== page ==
Ganja gadgets for beginners. Alan and Michael visit Canada’s biggest cannabis culture shop, The Friendly Stranger on Queen Street West in Toronto. Owner, Robin Ellins reveals his plans for as many as 50 new stores; the surprising demographic entering his shop post-legalization; and the best gadgets for someone who doesn’t want to roll a joint. Plus: Alan’s Top Ten Marijuana Anthems.
An attorney shines light through the pot haze
By: Amber Healy
The haze at the border isn’t just coming from legal pot smoke.
Canada’s new laws legalizing recreational marijuana use has created quite the buzz from coast to coast, but in border cities, there’s some confusion as to what’s permissible, what’s not, and what Americans going into Canada can and cannot do.
Let’s try and break it down with a little help from an expert.
Jamie Fiegel is a partner with the Fiegel & Carr Law Firm based in Buffalo. She’s certified in immigration law for both the U.S. and Canada and she’s been just about everywhere the past month, trying to shed some light on the pot laws.
Smoke ’em if you’ve got ’em — but don’t try to bring ’em across
First and foremost, she wants people to be smart and safe: Don’t bring anything, “not even a single tiny leaf” across the border. Just don’t do it, don’t try it, don’t even think about it.
Also, don’t smoke in the car.
“It’s common sense. But don’t smoke weed in Toronto in the bus and think you’ll open the window and they won’t smell it,” she said. Custom and Border Patrol officers will smell it in your vehicle and that’ll give them more than sufficient reason to pull you over and tear apart the vehicle, which they have every right to do.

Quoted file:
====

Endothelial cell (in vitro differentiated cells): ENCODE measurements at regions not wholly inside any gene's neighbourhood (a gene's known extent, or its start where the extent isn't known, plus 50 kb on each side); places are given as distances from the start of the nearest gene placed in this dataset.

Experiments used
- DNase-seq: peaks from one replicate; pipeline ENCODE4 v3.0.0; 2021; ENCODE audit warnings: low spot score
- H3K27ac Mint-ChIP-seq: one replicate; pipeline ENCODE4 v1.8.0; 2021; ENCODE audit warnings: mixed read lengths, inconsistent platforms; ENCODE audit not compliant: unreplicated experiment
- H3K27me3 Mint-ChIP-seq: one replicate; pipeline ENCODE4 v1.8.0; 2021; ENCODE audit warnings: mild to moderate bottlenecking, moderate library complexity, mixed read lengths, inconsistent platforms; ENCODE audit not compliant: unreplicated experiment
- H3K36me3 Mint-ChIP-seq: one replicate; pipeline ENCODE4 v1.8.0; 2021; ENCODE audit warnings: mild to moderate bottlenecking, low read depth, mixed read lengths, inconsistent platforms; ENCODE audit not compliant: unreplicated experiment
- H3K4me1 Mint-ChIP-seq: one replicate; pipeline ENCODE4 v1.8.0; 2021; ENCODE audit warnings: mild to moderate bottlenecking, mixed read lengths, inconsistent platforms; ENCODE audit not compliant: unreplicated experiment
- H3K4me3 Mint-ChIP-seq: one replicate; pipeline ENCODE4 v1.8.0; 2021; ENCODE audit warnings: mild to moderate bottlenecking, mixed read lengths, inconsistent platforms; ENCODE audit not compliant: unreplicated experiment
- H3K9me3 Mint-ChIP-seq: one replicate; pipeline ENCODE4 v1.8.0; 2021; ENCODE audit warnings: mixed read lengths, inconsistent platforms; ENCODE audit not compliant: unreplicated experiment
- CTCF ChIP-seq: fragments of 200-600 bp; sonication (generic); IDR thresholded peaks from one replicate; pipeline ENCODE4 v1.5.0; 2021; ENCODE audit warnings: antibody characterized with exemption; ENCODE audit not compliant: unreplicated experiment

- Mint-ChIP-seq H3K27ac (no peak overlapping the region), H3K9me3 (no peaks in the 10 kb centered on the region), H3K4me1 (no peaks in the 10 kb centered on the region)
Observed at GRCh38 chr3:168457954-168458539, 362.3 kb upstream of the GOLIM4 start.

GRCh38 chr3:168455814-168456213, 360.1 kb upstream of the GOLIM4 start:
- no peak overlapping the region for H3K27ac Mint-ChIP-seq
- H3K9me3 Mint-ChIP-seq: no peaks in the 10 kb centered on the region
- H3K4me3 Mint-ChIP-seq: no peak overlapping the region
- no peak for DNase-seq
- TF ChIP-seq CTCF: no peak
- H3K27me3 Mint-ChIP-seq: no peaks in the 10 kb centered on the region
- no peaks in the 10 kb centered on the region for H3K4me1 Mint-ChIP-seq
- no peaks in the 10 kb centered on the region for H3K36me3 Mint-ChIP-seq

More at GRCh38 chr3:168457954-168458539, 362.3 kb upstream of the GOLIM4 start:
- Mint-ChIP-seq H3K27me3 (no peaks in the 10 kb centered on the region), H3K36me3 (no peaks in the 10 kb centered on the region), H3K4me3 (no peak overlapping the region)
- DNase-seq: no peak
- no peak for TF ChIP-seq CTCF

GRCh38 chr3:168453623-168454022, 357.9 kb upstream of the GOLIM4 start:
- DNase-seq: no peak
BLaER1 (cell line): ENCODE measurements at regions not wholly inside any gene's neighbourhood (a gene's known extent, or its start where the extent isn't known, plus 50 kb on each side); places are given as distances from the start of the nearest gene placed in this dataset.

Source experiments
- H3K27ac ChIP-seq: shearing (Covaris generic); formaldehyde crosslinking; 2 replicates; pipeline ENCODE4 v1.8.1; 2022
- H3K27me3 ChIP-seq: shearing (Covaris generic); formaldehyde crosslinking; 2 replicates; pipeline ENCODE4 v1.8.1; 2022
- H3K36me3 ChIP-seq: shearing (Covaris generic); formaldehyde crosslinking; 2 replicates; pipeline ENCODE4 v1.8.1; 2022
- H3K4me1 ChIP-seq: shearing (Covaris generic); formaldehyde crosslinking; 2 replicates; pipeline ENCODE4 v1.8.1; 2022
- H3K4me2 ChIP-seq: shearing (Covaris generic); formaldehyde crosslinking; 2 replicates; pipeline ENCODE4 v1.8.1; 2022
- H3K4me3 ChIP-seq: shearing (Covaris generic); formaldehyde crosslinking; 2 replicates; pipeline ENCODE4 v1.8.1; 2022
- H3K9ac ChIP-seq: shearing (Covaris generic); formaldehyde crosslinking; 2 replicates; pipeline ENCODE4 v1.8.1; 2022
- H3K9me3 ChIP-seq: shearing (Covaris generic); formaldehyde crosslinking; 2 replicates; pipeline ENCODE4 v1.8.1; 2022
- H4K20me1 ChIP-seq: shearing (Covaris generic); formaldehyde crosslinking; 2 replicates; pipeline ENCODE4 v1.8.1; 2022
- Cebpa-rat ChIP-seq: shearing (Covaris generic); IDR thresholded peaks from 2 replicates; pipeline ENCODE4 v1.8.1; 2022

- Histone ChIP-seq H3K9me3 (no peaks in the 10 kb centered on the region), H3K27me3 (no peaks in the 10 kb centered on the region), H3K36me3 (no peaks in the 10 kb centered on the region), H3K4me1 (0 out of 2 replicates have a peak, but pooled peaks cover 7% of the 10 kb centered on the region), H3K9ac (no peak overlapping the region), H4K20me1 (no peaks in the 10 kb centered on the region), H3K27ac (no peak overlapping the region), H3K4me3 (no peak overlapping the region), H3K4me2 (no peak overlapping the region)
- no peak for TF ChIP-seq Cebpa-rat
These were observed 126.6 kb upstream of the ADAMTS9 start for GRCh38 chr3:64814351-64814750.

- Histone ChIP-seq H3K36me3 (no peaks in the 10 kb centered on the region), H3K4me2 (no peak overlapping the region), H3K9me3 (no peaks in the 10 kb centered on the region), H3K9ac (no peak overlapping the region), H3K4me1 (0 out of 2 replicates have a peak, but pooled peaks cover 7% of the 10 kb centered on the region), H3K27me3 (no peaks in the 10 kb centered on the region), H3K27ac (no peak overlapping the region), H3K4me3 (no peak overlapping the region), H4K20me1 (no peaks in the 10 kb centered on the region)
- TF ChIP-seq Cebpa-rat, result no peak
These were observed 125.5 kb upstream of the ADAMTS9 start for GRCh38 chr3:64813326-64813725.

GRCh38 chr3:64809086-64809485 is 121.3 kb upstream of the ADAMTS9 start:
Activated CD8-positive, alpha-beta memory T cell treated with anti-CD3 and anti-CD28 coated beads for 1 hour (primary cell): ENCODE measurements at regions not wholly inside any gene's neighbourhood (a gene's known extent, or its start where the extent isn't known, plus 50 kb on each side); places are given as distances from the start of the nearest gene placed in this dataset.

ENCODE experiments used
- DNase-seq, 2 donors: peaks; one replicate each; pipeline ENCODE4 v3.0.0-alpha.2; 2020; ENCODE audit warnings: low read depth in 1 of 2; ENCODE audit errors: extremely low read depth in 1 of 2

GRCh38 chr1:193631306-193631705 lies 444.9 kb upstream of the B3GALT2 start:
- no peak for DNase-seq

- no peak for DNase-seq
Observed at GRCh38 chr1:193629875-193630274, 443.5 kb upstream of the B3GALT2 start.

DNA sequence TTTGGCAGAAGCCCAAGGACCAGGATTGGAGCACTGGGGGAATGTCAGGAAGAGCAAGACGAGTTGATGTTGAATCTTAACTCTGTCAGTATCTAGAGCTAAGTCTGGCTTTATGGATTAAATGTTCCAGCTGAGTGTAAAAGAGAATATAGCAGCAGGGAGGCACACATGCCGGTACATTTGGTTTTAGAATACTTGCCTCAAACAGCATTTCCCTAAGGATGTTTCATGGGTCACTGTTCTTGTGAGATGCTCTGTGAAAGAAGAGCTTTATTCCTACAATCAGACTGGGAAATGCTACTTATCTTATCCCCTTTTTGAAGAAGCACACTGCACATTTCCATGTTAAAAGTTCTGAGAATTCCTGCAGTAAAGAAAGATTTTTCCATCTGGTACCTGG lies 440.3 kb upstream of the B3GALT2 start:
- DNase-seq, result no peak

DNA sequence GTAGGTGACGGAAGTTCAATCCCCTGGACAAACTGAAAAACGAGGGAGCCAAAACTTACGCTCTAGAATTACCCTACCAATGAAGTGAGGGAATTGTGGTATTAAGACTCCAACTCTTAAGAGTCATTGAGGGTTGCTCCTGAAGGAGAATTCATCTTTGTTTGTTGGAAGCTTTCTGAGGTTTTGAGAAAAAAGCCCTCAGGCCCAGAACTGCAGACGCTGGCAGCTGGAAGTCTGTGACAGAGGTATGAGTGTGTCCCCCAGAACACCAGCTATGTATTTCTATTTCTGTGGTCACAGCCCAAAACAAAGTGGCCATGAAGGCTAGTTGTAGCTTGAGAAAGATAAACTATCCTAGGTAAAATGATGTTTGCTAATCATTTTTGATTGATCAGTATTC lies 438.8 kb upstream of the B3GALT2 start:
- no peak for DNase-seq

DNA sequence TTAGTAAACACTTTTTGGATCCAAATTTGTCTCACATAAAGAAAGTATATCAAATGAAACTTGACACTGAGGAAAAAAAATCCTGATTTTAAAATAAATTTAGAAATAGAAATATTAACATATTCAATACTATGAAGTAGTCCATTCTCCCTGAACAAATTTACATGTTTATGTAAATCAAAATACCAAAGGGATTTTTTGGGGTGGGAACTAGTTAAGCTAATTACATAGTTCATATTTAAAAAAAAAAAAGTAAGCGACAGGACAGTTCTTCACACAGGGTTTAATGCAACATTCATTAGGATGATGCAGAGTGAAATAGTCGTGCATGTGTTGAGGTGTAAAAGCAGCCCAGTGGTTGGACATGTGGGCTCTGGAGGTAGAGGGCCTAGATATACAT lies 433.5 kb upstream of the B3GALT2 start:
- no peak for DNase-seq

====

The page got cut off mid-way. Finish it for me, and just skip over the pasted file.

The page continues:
On the day recreational pot became legal, there were multiple reports suggesting that border guards were encouraging people to ‘fess up if they had pot in their car. Declare it: the pot will be confiscated but it might decrease or eliminate the fine for trying to bring pot into the United States.
On the other hand, however, admitting to having pot on your person might not eliminate the risk of being arrested.
“The best practice for anyone coming over (into the United States from Canada): have zero on them, including paraphernalia. Don’t smoke it in the car,” she said.
That’s pretty straightforward and sound advice.
What if you make your green from the green industry?
Another issue that could cause problems, however, is for people coming from Canada, where pot is legal, into the U.S., heading to a state where marijuana is legal, like Colorado, Washington, etc.
If the person is affiliated with a marijuana company in some way, or a company that works in the marijuana industry, with the intended purpose of conducting business in the marijuana industry in the U.S., even if it’s legal in that state, the person could be deemed inadmissible. Marijuana is still illegal on the federal level in the United States and that’s enough to keep a person banned from the States, she said.
If, however, that person is coming into the U.S. for non-marijuana-related purposes, for vacation or visiting friends or going on tour, it should be smooth sailing, Fiegel said.
But what about someone like the surviving members of the Tragically Hip? They’re business partners with a marijuana company, and there’s that photo of the guys standing in the middle of a grow room, but it’s unlikely they’d be traveling on behalf of the company into the U.S. If Rob Baker writes that long-rumoured book, will he be able to come into, say, Buffalo on a book tour?